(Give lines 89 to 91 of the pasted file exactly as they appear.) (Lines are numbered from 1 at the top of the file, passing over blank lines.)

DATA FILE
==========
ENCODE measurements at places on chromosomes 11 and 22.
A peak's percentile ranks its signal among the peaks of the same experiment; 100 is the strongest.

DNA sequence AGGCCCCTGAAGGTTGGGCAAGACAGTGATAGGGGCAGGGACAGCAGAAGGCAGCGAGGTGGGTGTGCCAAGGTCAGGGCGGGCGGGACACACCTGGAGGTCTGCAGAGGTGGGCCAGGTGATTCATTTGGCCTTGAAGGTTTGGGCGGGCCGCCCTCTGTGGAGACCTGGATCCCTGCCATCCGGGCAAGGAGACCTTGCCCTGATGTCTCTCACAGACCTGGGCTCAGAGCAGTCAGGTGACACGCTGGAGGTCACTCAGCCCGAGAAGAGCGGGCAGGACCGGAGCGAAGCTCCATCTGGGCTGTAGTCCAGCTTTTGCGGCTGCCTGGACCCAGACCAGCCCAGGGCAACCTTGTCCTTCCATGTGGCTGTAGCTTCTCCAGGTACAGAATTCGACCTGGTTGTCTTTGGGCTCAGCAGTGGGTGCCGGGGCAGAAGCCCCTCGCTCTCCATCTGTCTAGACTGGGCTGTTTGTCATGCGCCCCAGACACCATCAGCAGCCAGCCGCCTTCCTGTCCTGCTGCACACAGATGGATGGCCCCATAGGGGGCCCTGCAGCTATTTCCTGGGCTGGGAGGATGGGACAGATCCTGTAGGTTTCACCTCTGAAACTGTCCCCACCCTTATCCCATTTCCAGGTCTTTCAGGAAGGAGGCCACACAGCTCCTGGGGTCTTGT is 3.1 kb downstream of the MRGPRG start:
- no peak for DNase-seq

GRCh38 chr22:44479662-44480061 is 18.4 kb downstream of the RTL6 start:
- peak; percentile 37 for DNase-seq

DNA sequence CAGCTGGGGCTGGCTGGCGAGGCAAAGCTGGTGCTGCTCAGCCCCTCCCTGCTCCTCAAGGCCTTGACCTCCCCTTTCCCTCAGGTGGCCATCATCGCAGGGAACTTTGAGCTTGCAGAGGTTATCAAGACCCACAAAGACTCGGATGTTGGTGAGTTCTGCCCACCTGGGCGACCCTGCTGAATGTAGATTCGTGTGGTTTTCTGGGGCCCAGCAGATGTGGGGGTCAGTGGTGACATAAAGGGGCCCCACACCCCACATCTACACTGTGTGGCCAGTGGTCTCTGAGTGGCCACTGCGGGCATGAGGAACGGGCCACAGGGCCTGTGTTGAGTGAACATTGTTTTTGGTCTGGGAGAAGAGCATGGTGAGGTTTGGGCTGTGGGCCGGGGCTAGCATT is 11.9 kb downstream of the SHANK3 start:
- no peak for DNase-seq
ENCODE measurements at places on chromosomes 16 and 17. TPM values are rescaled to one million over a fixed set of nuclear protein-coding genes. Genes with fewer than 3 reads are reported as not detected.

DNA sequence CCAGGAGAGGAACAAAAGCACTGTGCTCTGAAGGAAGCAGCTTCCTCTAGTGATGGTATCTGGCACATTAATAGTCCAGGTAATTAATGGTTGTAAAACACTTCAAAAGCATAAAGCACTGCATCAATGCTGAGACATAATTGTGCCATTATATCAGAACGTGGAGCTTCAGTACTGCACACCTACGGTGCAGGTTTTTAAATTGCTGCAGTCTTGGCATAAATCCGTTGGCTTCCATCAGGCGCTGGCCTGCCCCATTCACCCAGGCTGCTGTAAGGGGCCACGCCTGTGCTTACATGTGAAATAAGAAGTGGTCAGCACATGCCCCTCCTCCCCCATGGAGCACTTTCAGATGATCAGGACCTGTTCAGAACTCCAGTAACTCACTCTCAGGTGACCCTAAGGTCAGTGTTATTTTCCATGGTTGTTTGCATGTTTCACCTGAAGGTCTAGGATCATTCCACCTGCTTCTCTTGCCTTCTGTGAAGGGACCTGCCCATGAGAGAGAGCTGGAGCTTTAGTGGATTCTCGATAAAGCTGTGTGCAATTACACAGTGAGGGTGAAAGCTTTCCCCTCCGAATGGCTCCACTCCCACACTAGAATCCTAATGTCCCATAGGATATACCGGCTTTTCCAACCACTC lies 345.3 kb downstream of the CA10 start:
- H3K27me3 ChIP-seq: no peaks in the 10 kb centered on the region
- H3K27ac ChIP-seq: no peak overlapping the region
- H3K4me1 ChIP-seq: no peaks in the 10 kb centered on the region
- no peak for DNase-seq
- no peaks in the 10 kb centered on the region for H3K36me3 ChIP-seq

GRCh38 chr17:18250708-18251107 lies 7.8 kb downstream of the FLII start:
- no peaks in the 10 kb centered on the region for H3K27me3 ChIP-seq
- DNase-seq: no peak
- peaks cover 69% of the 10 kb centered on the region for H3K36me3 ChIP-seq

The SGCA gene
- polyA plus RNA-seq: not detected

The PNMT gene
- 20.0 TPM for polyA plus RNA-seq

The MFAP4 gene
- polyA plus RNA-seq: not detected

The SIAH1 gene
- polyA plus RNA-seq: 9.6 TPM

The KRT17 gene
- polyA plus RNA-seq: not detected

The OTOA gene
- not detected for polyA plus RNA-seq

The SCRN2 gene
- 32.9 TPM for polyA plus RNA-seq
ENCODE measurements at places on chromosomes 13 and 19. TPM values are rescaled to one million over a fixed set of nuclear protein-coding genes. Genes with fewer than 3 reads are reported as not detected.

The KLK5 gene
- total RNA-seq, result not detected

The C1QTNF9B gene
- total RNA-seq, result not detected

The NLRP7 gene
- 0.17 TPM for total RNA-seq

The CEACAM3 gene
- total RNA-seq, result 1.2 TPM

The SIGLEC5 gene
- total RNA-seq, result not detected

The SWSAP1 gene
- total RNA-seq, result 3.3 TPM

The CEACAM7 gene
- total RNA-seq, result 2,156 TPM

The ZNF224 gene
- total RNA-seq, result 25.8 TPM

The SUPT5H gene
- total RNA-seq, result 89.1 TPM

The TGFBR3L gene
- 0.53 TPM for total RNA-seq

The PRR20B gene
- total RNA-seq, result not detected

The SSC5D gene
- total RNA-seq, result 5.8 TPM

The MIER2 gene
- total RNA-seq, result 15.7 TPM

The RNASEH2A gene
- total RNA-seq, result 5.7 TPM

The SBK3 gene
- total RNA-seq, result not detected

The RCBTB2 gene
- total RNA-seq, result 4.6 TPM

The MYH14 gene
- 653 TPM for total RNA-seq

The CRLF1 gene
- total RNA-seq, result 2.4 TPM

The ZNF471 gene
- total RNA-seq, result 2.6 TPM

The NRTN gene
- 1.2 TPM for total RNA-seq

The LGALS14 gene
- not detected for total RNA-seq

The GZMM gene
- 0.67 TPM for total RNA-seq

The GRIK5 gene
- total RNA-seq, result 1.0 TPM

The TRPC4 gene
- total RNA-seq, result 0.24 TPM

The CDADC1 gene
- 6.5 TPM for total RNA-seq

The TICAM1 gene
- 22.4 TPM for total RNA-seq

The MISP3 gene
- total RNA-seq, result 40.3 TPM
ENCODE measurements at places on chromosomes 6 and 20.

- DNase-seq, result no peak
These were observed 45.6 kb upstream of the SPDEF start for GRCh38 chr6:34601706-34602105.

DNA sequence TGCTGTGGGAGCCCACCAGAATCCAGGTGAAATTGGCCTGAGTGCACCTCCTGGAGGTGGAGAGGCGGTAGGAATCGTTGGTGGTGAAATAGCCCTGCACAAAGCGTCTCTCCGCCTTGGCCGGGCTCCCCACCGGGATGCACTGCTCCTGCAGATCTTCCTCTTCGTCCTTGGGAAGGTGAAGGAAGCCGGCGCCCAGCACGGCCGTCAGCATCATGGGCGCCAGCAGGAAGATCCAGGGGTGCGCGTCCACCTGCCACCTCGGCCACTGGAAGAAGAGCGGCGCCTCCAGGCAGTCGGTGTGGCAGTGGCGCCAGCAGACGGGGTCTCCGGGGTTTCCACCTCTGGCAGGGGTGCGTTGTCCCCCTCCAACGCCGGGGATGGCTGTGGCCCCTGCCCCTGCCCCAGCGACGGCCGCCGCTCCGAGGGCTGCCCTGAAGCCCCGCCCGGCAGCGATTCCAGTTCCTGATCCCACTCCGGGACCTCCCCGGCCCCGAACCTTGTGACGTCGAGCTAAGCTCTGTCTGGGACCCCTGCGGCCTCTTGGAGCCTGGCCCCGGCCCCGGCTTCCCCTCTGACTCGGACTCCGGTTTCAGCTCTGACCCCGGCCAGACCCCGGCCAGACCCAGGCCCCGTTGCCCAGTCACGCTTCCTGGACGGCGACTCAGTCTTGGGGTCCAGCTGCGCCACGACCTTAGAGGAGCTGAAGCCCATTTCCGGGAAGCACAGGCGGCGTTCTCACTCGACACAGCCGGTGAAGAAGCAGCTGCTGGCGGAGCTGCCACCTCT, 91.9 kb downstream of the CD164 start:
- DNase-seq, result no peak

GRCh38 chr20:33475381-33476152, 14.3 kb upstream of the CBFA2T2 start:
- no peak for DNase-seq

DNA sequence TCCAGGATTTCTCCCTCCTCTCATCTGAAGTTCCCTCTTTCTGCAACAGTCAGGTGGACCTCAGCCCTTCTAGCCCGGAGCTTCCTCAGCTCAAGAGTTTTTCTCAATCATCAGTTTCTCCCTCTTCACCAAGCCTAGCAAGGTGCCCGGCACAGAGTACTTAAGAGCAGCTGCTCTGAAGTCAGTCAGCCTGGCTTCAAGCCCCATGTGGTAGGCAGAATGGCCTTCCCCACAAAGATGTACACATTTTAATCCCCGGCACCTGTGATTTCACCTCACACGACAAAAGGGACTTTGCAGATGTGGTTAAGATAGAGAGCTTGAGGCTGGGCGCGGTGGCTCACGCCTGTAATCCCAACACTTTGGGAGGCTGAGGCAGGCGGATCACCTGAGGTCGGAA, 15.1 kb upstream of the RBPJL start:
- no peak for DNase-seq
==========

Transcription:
ENCODE measurements at places on chromosomes 6 and 20.

- DNase-seq, result no peak
These were observed 45.6 kb upstream of the SPDEF start for GRCh38 chr6:34601706-34602105.